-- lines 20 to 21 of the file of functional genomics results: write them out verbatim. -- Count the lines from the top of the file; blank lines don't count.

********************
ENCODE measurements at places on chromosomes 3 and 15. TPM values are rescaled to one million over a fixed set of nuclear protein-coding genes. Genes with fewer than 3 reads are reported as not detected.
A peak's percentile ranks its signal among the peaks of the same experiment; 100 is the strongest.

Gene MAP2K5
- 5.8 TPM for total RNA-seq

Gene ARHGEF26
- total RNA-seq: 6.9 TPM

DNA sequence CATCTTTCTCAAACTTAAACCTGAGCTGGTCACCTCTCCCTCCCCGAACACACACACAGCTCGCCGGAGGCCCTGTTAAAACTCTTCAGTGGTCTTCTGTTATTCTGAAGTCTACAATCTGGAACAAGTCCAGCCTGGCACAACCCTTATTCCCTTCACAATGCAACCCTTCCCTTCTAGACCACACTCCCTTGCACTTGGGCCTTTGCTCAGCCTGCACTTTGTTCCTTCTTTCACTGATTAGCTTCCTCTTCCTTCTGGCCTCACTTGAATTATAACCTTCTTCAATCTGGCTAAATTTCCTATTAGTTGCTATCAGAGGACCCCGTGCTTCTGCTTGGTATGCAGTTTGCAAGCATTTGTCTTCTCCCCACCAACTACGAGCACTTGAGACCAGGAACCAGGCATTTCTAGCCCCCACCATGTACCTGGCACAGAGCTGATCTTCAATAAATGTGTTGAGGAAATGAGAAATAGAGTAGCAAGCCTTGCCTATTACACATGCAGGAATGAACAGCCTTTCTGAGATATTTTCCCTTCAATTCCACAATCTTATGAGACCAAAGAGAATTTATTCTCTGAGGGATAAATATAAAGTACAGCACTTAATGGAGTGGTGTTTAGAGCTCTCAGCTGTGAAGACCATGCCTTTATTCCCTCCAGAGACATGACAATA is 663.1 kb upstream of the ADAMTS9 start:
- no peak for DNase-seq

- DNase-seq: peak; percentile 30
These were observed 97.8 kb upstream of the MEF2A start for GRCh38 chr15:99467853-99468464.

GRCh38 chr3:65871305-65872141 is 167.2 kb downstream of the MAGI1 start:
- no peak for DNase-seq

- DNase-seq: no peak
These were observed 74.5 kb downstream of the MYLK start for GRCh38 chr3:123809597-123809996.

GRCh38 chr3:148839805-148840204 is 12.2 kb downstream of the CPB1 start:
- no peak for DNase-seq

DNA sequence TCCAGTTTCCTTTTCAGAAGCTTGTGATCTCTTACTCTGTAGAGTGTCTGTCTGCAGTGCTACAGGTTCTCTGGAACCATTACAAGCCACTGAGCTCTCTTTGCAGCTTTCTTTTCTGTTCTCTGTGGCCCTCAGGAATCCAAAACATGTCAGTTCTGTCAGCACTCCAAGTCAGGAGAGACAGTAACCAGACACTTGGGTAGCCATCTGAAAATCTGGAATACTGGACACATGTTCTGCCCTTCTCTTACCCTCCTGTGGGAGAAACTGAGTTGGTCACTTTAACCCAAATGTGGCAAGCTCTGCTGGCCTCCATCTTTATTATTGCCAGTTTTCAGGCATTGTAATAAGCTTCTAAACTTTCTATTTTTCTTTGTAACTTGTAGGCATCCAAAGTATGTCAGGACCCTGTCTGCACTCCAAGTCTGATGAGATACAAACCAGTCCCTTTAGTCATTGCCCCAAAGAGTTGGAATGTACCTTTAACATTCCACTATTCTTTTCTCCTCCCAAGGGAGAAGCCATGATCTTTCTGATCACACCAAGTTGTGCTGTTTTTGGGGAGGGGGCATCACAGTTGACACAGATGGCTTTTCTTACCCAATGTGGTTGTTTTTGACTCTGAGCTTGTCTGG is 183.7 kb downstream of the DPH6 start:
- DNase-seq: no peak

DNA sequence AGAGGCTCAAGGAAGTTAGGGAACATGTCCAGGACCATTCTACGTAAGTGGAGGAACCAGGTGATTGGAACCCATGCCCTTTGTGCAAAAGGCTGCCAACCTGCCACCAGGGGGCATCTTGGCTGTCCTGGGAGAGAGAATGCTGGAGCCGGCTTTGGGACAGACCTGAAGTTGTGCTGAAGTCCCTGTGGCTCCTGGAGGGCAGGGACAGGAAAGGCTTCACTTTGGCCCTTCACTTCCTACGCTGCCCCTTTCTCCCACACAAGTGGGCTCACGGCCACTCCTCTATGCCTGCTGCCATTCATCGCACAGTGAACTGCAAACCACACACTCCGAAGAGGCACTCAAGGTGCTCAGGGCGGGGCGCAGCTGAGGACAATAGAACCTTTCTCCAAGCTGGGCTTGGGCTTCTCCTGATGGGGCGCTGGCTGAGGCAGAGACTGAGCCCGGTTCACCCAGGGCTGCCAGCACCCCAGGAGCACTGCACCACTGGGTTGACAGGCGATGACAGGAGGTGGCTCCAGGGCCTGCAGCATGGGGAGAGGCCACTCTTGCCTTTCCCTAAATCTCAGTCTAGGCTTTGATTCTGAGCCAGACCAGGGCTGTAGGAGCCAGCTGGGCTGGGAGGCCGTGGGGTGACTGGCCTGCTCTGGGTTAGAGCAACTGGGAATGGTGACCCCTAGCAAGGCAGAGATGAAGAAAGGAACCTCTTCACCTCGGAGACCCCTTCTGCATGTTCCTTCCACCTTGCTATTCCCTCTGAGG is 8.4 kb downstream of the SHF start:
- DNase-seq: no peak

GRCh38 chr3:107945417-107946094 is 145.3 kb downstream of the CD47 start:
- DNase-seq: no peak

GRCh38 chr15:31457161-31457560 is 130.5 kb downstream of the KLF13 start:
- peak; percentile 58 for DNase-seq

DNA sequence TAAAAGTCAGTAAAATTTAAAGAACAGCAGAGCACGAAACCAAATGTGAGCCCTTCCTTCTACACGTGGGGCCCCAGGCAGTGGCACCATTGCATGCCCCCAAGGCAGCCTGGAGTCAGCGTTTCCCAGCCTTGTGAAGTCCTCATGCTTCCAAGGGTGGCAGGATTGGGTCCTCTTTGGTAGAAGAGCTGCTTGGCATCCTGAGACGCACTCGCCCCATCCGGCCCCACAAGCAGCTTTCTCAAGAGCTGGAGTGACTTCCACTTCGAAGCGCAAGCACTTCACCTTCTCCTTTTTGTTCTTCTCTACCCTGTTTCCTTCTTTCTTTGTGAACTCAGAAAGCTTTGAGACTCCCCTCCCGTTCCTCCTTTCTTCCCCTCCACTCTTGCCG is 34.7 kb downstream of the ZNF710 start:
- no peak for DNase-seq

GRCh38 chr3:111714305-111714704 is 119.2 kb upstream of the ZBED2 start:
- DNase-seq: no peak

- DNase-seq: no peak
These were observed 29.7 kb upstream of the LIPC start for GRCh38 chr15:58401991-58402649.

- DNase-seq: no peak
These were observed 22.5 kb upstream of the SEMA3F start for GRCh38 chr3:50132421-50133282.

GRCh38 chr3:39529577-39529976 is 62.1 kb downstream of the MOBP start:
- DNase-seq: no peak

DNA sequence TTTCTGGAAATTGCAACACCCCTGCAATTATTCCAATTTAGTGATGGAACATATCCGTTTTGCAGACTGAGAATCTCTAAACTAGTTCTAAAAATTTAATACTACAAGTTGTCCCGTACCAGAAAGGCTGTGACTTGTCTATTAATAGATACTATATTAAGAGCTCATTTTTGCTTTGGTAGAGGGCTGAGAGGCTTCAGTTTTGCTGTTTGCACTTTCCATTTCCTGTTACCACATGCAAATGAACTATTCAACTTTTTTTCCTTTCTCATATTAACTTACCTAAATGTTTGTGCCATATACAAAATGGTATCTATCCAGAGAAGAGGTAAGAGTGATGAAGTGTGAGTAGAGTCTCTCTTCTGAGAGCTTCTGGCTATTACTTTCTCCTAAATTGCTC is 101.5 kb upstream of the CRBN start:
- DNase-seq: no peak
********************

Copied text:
- DNase-seq: no peak

GRCh38 chr3:107945417-107946094 is 145.3 kb downstream of the CD47 start: